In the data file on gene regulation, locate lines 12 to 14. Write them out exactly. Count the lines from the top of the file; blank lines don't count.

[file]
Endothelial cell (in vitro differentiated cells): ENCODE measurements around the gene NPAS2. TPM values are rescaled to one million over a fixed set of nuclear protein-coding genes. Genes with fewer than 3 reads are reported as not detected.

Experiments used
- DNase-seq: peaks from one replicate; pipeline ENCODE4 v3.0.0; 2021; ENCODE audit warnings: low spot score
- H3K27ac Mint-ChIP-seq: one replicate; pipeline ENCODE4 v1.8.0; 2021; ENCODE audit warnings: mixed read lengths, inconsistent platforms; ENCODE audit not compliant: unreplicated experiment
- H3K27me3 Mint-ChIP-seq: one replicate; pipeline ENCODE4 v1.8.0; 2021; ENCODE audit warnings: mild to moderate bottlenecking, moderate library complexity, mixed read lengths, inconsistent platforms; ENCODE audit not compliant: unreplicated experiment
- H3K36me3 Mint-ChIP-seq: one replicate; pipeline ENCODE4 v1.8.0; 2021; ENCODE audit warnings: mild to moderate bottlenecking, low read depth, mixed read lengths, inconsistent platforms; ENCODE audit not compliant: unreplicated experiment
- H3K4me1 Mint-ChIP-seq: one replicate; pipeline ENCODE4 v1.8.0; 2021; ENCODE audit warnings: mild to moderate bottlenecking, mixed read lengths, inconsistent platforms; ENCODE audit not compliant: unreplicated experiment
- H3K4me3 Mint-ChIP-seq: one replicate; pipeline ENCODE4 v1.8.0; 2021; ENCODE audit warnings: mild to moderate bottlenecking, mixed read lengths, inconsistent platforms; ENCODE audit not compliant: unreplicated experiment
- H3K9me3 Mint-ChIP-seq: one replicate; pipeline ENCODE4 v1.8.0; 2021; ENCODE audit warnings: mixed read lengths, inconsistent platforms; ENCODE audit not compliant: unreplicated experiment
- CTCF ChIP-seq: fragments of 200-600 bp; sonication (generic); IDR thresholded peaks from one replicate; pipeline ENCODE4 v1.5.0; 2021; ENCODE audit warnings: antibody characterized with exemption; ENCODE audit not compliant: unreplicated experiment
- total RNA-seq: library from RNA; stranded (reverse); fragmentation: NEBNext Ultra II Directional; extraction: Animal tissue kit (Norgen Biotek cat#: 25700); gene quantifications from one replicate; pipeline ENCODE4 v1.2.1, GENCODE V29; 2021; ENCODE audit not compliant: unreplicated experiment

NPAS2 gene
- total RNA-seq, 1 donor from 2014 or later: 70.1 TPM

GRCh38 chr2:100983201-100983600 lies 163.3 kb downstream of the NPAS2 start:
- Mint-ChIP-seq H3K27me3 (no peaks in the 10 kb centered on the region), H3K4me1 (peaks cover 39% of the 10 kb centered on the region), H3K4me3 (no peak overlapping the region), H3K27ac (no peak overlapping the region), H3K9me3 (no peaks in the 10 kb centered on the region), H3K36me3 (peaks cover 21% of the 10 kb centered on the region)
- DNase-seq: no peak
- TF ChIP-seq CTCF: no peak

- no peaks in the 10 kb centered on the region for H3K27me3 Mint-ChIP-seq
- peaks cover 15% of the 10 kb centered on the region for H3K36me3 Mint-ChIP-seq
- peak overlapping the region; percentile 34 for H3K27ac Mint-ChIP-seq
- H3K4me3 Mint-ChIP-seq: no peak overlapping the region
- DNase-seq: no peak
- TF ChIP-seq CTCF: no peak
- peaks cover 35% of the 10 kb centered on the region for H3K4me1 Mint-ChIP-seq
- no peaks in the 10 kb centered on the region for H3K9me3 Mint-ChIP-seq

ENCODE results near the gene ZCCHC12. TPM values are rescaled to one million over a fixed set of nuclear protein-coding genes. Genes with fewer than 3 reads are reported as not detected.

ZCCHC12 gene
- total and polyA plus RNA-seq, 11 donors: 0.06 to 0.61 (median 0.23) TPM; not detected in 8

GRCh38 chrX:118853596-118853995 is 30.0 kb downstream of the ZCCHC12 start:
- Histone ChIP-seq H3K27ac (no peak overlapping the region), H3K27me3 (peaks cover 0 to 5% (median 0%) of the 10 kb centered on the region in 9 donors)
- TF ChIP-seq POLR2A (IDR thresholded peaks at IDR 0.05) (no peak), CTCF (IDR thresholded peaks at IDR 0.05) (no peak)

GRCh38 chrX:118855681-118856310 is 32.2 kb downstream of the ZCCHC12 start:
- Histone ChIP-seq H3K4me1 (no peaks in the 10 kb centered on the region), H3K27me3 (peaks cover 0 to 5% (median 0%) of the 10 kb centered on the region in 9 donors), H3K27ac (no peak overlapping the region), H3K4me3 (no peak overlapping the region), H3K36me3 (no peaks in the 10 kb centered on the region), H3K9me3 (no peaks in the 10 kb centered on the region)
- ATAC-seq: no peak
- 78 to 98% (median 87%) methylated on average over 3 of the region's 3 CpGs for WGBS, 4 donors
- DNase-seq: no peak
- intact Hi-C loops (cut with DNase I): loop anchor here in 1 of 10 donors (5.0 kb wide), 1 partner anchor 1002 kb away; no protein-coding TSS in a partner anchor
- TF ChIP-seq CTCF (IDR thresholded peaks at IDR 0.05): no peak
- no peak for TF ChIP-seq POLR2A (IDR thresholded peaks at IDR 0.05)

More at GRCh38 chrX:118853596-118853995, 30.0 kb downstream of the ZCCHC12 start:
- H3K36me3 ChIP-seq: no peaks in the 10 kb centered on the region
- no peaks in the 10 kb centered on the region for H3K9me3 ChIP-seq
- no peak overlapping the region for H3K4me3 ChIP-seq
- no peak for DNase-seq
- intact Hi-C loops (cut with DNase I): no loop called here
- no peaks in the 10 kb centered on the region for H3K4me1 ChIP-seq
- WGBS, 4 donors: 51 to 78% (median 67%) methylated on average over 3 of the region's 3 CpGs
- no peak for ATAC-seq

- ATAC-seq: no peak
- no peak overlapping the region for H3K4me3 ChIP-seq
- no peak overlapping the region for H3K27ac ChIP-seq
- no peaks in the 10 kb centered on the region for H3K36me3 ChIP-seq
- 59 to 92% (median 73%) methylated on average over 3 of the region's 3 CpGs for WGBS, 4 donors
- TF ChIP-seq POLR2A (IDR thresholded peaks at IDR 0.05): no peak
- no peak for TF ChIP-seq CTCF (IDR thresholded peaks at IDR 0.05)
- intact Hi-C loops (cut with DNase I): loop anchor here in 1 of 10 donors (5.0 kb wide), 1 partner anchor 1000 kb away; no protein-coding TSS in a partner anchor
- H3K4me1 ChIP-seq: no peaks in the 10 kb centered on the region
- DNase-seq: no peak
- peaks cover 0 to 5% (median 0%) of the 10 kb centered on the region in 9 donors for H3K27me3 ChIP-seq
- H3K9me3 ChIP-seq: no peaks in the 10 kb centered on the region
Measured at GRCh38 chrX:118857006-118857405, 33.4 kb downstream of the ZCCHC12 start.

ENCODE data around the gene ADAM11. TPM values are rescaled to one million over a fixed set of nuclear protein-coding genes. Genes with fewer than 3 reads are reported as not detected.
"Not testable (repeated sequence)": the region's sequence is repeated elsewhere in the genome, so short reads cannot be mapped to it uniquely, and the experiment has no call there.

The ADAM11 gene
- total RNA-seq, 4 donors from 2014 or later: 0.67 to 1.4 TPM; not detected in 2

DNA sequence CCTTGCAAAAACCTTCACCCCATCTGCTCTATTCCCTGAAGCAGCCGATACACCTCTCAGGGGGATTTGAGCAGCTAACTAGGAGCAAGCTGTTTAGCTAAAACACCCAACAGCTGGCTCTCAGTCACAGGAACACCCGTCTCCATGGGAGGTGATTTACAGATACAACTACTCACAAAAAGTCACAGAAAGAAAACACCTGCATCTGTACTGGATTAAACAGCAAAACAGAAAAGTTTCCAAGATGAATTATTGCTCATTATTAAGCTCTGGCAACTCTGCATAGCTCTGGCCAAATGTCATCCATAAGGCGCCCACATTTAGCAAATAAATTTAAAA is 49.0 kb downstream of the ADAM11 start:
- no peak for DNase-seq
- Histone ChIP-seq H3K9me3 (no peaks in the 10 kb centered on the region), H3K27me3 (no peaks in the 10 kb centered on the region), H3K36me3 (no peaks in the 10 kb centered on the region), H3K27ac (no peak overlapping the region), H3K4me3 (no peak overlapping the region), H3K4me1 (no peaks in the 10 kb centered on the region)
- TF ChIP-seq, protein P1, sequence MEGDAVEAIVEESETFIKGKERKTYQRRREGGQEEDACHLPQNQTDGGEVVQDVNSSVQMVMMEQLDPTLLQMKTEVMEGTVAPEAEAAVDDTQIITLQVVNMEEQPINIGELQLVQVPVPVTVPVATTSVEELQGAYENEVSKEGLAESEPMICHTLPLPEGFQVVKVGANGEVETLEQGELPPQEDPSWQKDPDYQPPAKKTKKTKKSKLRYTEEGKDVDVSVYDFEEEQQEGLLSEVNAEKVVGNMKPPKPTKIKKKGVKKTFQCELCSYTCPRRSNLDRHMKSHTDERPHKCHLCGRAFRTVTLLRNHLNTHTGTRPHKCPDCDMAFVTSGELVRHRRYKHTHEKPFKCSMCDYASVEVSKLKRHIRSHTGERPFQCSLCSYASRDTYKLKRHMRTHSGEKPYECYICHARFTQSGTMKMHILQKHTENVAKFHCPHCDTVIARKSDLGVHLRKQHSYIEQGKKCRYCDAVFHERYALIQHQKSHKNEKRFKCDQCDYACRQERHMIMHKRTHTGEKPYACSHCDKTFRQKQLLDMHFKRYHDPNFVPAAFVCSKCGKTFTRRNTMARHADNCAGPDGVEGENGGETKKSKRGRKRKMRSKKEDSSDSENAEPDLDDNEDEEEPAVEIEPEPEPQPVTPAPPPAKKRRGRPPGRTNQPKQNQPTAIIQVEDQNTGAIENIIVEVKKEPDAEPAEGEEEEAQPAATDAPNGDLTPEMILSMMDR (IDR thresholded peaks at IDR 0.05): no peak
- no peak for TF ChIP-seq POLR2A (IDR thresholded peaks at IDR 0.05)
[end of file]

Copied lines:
NPAS2 gene
- total RNA-seq, 1 donor from 2014 or later: 70.1 TPM

GRCh38 chr2:100983201-100983600 lies 163.3 kb downstream of the NPAS2 start: